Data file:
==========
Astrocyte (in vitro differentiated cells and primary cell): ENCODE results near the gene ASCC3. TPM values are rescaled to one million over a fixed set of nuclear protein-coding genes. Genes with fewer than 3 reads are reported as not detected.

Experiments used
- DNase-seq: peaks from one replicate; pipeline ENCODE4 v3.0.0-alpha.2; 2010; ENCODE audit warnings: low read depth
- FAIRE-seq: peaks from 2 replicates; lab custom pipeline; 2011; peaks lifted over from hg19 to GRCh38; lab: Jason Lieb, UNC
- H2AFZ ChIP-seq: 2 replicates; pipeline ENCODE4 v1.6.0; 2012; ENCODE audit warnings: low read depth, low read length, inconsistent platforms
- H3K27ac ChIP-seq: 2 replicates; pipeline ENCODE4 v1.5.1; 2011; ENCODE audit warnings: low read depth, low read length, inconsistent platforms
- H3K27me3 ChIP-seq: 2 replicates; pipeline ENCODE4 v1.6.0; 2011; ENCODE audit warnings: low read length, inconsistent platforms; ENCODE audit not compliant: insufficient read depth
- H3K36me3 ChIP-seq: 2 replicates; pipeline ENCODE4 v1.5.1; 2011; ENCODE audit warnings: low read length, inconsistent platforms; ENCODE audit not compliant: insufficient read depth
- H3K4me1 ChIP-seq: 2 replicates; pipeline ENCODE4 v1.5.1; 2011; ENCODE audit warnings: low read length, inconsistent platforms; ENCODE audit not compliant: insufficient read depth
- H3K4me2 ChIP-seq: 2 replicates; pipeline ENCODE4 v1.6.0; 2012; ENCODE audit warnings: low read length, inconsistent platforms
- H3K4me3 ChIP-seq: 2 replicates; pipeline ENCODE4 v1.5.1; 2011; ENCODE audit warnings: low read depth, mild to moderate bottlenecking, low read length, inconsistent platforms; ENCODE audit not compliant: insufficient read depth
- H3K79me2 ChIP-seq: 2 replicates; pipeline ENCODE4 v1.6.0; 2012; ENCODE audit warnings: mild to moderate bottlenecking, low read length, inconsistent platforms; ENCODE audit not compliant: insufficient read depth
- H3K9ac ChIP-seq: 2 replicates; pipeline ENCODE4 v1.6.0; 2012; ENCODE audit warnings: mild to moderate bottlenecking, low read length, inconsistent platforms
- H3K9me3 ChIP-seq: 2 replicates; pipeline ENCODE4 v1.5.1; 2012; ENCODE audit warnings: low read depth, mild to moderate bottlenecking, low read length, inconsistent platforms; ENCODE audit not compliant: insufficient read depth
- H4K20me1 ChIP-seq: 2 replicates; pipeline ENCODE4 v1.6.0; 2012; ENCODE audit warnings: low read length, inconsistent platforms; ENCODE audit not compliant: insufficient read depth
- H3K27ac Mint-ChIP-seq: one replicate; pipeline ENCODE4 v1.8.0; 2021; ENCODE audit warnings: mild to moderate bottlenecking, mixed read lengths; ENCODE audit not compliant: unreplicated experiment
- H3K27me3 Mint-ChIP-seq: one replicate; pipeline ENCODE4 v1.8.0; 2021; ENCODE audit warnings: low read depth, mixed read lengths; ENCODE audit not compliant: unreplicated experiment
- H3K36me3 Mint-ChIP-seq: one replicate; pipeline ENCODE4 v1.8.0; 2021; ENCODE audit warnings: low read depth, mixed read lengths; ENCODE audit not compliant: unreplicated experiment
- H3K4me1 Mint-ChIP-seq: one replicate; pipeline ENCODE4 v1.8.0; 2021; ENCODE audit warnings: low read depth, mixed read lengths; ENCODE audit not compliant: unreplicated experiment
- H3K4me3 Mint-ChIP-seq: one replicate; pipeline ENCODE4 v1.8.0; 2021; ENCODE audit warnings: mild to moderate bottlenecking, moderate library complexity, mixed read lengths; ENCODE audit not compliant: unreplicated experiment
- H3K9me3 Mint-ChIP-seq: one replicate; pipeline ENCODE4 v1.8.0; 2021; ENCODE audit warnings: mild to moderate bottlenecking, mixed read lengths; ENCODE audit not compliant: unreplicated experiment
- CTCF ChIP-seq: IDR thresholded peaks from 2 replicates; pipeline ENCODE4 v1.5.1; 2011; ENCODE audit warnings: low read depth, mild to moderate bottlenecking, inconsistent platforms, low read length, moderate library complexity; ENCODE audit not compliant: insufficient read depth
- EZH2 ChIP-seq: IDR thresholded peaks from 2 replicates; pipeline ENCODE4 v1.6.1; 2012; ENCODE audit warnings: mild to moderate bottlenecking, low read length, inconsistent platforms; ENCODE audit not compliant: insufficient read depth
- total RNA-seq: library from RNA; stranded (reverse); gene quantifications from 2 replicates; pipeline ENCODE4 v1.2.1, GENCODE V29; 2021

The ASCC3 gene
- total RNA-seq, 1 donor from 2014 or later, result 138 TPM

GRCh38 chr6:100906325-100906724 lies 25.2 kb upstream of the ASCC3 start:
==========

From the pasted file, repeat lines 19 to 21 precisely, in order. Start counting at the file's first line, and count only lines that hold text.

- H3K4me1 Mint-ChIP-seq: one replicate; pipeline ENCODE4 v1.8.0; 2021; ENCODE audit warnings: low read depth, mixed read lengths; ENCODE audit not compliant: unreplicated experiment
- H3K4me3 Mint-ChIP-seq: one replicate; pipeline ENCODE4 v1.8.0; 2021; ENCODE audit warnings: mild to moderate bottlenecking, moderate library complexity, mixed read lengths; ENCODE audit not compliant: unreplicated experiment
- H3K9me3 Mint-ChIP-seq: one replicate; pipeline ENCODE4 v1.8.0; 2021; ENCODE audit warnings: mild to moderate bottlenecking, mixed read lengths; ENCODE audit not compliant: unreplicated experiment